Table of Contents
- Autoflowering cannabis
- The pros of growing cannabis in soil
- The cons of growing cannabis in soil
- What is a hydroponic system?
- Hydroponic methods
- The pros of growing cannabis in hydro
- The cons of growing weed in hydro
- Most common mistakes when growing hydro
- Coco Coir, The ideal balance between hydroponic growing and soil growing?
- So, which is better?
You've probably heard of the two most popular ways to grow cannabis plants: hydro and soil. But which one is right for you? In this article, we'll take a look at the pros and cons of each method so you can make an informed decision.
Autoflower is a type of cannabis that doesn't need to be switched to a flowering light cycle to flower. It automatically flowers after a certain period, regardless of the light cycle. This makes it a good choice for beginner growers since you don't have to worry about changing the light cycle at the right time.
The Pros of growing cannabis in soil
Here are some of the benefits of growing cannabis in soil:
Soil is easy to find and relatively cheap
Soil is the easiest and cheapest medium. There’s not much need for equipment other than pots and a container to water your plants. People just starting to grow can buy different types of soil at the garden store. Digging up soil is also an option and it doesn't need as many nutrients as hydro because the ground already has some nutrients stored in it.
Soil is more familiar
When it comes to cannabis cultivation, it seems that many individuals start by growing in soil. If you've ever grown or cared for a plant in soil, this may be the ideal option for novices since you'll be accustomed to the environment.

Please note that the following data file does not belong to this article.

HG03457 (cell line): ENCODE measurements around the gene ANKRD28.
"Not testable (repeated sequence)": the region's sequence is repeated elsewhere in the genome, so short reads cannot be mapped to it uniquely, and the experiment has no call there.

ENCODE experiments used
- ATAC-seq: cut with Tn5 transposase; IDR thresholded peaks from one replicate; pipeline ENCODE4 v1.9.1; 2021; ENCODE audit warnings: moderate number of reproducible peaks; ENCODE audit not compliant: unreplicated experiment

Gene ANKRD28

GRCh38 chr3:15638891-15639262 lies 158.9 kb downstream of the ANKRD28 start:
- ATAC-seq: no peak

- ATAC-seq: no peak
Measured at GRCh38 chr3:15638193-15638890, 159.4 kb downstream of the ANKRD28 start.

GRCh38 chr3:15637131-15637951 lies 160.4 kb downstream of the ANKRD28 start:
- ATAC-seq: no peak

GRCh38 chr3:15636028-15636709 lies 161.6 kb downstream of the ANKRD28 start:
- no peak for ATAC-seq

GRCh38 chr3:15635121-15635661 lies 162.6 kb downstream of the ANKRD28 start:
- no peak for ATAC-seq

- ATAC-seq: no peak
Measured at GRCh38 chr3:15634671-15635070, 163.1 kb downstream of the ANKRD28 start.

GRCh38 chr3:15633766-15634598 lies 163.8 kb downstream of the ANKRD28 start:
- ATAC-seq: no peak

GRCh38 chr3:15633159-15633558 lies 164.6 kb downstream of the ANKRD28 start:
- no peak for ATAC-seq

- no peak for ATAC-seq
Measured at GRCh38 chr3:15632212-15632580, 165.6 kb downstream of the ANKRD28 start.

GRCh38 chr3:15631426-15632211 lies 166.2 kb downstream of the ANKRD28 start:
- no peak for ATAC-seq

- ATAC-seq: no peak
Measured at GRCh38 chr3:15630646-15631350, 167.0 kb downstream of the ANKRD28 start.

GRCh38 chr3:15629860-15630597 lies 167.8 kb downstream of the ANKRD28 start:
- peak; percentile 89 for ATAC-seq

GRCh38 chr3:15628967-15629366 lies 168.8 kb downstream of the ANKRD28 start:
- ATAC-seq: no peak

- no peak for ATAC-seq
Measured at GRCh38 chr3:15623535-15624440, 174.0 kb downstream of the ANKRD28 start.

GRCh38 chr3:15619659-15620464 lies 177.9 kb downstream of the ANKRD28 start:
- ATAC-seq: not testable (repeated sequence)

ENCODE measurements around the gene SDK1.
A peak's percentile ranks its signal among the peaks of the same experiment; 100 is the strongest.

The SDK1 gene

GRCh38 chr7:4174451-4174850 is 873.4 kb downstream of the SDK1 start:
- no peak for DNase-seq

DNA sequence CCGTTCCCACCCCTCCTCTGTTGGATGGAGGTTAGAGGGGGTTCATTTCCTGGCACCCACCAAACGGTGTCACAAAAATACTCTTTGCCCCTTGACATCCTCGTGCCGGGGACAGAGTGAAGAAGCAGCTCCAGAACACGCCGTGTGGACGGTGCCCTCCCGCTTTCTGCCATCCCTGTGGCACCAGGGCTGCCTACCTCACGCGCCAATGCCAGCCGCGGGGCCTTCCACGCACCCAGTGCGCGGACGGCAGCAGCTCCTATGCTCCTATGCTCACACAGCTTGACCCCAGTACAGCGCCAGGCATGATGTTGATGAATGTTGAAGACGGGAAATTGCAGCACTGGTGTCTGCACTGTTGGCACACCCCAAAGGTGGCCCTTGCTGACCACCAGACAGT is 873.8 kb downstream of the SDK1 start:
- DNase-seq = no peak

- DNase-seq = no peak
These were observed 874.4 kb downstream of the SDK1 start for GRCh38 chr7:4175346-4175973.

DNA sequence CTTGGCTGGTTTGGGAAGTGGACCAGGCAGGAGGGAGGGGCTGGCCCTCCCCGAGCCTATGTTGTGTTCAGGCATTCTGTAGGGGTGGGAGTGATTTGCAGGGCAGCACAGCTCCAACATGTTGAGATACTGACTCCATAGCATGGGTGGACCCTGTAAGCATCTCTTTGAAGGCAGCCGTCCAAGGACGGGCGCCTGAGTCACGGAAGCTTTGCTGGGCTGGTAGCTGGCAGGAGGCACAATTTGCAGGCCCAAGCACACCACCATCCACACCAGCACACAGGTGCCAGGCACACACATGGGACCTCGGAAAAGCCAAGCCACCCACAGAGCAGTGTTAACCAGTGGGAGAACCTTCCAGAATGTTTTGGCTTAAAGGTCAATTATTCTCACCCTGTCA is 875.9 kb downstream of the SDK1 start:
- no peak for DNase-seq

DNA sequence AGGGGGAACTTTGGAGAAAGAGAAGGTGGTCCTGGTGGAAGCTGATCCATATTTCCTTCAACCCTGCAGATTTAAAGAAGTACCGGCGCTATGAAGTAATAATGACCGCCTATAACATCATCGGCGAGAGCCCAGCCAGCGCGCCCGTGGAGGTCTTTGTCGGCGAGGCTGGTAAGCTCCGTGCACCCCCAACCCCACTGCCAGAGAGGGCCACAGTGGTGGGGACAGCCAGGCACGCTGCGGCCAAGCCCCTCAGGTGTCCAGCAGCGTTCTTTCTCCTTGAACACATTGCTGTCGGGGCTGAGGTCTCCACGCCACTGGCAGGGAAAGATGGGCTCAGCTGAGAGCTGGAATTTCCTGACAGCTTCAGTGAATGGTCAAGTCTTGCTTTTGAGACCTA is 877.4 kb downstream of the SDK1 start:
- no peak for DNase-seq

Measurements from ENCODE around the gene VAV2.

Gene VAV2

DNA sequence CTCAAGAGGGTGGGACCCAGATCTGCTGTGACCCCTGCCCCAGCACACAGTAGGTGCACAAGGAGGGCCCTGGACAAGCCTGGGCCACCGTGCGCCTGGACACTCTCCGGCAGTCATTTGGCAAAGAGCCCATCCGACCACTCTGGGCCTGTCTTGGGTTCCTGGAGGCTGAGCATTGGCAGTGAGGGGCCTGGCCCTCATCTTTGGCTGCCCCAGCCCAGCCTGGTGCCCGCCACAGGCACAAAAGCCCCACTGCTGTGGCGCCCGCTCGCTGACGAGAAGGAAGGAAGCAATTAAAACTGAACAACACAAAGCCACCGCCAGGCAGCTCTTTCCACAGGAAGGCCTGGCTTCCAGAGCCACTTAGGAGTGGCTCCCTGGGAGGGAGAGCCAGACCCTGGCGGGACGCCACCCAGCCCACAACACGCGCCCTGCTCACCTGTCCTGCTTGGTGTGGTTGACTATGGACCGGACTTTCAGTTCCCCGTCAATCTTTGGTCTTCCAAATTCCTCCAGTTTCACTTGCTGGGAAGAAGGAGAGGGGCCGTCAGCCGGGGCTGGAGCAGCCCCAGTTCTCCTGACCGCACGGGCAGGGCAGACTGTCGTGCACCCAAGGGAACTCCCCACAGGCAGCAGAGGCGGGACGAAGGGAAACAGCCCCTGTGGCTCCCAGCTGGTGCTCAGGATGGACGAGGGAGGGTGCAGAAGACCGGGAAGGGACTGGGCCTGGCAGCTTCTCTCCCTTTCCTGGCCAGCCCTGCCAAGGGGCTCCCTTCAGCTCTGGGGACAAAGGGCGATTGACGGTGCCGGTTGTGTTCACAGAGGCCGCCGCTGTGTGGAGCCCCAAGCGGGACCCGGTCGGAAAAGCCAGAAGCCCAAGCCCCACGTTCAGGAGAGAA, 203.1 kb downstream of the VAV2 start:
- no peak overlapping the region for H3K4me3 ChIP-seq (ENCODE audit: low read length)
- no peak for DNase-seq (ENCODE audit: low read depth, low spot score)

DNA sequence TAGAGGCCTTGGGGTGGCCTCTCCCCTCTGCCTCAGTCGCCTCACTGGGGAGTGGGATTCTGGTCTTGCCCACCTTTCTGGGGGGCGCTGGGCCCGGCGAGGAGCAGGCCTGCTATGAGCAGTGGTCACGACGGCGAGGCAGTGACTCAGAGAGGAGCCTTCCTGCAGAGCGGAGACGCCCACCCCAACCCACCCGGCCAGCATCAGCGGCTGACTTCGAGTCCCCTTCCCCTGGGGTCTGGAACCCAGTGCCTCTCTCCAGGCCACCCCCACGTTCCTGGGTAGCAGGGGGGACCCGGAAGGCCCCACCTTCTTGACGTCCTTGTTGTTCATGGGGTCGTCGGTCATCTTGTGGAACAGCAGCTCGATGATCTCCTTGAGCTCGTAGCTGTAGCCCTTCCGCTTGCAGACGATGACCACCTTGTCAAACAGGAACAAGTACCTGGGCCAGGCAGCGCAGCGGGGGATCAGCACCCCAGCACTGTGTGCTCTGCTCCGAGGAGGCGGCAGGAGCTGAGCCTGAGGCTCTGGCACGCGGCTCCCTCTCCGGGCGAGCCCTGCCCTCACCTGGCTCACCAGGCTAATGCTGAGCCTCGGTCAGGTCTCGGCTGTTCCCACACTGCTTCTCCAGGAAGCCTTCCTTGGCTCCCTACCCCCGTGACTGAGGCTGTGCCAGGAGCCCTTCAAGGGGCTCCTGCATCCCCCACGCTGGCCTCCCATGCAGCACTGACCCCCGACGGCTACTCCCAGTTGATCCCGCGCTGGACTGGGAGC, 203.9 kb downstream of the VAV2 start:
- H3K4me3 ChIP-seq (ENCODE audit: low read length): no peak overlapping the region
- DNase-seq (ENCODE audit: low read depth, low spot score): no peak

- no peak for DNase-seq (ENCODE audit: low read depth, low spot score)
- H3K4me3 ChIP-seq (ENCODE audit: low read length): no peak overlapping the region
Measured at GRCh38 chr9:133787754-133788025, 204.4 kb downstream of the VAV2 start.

There's less chance of problems with pH levels
pH stands for "potential of hydrogen" and is a scale that measures how acidic or alkaline something is. The ideal pH level for cannabis is around 5.8-6.2, but the soil is more forgiving than hydro when it comes to pH levels. This is because the soil contains natural buffers that can help stabilize the pH.
The cons of growing cannabis in soil
Here are some of the cons of growing in soil:
Bugs and pests
Having bugs is one of the soil's major drawbacks. Growers appear to experience pests and bugs in the soil more frequently than in hydroponic setups because this medium is organic matter and contains organic material that attracts many sorts of bugs that can dwell in the soil.
Weeds can be a problem when growing in soil, especially if you're using store-bought soil that's not been sterilized. If you don't want to deal with weeds, make sure to sterilize your soil before planting. You can do this by baking it in the oven at a low temperature for an hour or so.
What is a hydroponic system?
Plants that are grown hydroponically do not use soil. These plants are given access to nutrient-rich solutions, oxygen, and water. Rapid growth, higher yields, and higher quality are encouraged by this approach.
There are many ways to grow hydroponically, but some of the most popular methods include:
- Deep water culture (DWC) - Also known as reservoir or bucket method. The roots of the plants are submerged in a nutrient-rich solution. An air pump is used to provide oxygen to the roots.
- Aeroponics - A method in which the roots are suspended in the air and misted with a nutrient-rich solution.
- Nutrient film technique (NFT) - A method in which the roots are suspended in a shallow stream of nutrient-rich solution.
- Ebb and flow method - Also known as flood and drain. The roots are submerged in a nutrient-rich solution for a period of time and then the solution is drained away. This process is repeated regularly.
The pros of growing cannabis in hydro
Here are some of the benefits of growing cannabis in hydro:
Hydro is easier to control
In a hydroponic setup, you have complete control over the environment since you're growing in a closed system. This means you can more easily control factors like temperature and humidity.
Hydroponic systems are typically more efficient